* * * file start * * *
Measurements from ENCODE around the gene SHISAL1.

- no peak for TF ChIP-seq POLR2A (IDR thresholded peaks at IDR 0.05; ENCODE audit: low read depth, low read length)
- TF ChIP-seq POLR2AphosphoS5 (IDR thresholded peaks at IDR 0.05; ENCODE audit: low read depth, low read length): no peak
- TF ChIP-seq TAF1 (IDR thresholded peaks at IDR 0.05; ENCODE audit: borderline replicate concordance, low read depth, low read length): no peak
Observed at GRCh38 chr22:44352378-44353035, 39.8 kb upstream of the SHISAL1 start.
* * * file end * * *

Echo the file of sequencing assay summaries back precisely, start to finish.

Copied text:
Measurements from ENCODE around the gene SHISAL1.

- no peak for TF ChIP-seq POLR2A (IDR thresholded peaks at IDR 0.05; ENCODE audit: low read depth, low read length)
- TF ChIP-seq POLR2AphosphoS5 (IDR thresholded peaks at IDR 0.05; ENCODE audit: low read depth, low read length): no peak
- TF ChIP-seq TAF1 (IDR thresholded peaks at IDR 0.05; ENCODE audit: borderline replicate concordance, low read depth, low read length): no peak
Observed at GRCh38 chr22:44352378-44353035, 39.8 kb upstream of the SHISAL1 start.